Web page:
Essay: Ritual Slaughter
A few cattle are stunned using electricity. An electric shock is administered to the animal’s head, hopefully rendering it unconscious. Sometimes this is followed by the administration of a larger current to the animal’s body, killing it by cardiac arrest. Once the animal has been stunned, a worker attaches a metal shackle to the animal’s left hind leg, and the animal is lifted off the floor. Another slaughterhouse worker cuts its throat (“sticks” it), severing its carotid arteries. The animal then “bleeds out,” Once it is complete, it is butchered.
Ritual slaughter is somewhat different. Jewish dietary law requires that cattle and other animals be slaughtered in a particular way, called shechita. The animal must be healthy before slaughter, and it must be killed by a trained Jewish male, called a shochet, using a single cut of a sharp knife, called a chalef.
The cut must sever the carotid arteries; in practice, animal anatomy dictates that the cut sever the esophagus and trachea as well. Of course, such a cut is also a part of secular commercial slaughter. The critical difference is that animals slaughtered according to Jewish law cannot be stunned before slaughter; pre stunning is seen as inconsistent with the requirement that the animal be healthy before killing. Muslim dietary law requires a similar method of slaughter, though some Muslim authorities accept pre-slaughter stunning that is temporary, such as electrical stunning (Jones, 2008).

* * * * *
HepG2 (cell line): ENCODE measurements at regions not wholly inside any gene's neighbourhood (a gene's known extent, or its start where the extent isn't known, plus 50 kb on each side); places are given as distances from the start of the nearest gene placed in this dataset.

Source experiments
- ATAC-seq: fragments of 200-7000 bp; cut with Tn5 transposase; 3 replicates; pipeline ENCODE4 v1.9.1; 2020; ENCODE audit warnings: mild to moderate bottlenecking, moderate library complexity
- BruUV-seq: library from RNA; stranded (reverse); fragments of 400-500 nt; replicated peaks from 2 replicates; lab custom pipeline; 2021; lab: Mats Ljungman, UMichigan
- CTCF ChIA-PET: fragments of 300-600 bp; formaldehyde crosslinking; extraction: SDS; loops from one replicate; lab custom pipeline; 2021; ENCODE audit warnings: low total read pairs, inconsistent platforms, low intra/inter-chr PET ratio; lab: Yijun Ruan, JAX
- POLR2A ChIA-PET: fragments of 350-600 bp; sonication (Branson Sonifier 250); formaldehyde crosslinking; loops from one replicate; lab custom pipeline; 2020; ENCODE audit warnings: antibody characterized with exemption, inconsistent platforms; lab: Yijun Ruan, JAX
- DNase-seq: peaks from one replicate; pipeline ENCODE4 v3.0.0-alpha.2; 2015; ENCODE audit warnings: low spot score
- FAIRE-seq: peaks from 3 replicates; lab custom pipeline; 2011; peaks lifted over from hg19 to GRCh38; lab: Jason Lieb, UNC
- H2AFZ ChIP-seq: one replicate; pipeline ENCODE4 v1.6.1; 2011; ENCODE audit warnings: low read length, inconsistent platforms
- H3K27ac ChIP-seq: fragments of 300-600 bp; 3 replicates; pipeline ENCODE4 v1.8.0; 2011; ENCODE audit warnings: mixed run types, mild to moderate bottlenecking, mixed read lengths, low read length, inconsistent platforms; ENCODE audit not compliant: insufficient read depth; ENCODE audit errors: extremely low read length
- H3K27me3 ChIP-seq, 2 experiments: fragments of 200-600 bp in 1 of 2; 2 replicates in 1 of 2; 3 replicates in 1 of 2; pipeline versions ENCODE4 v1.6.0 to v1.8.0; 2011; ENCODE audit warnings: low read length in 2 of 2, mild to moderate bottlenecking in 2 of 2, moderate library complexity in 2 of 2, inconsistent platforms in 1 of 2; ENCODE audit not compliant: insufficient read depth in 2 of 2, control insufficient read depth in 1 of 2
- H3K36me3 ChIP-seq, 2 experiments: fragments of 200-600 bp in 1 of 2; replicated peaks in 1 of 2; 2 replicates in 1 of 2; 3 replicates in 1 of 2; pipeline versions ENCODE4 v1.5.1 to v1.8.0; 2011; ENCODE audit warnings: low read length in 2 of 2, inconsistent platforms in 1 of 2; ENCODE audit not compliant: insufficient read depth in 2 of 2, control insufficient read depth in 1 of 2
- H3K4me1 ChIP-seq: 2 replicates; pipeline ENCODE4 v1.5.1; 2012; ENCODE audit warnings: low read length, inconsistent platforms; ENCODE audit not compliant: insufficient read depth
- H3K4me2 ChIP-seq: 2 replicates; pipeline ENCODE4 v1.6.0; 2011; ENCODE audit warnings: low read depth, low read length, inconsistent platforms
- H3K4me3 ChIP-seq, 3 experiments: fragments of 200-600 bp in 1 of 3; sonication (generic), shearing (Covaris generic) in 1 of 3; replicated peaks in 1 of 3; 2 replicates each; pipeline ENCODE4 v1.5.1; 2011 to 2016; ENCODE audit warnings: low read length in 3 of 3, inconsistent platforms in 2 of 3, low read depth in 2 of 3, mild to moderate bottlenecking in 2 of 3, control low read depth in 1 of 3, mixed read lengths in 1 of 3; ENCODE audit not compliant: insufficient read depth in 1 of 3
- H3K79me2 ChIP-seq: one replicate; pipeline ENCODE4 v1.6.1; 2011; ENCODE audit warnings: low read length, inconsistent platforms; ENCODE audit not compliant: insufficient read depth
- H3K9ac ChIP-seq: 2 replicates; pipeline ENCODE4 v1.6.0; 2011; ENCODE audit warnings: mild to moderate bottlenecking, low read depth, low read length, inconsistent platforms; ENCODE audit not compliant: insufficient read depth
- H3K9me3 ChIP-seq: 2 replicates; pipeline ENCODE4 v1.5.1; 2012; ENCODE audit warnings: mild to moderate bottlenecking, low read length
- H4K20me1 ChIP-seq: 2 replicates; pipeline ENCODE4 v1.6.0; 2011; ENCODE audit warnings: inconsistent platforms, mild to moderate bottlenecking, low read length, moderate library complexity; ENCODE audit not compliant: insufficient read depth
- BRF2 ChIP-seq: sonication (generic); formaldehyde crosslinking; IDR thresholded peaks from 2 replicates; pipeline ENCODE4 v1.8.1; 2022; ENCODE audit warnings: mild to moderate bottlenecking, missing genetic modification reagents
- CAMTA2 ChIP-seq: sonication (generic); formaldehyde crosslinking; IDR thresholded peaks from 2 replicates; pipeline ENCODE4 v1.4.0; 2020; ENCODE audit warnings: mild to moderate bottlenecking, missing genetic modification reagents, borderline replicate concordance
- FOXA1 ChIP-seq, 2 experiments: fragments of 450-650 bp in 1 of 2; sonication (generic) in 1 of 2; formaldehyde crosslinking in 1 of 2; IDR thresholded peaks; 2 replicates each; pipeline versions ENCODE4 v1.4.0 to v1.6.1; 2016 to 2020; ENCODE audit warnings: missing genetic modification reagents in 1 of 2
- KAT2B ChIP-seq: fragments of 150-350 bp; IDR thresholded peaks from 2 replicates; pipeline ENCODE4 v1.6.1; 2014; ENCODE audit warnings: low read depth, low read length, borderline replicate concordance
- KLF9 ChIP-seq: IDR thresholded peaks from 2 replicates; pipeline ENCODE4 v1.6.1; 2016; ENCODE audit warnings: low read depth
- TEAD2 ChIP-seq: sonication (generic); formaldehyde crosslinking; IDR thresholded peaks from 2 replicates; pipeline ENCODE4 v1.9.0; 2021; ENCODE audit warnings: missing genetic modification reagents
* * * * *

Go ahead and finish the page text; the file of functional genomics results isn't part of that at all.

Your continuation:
In other developed countries, the same methods of slaughter are used as in the United States. However, in developing countries there may be no pre slaughter stunning, or it may be manual stunning using a sledge hammer.
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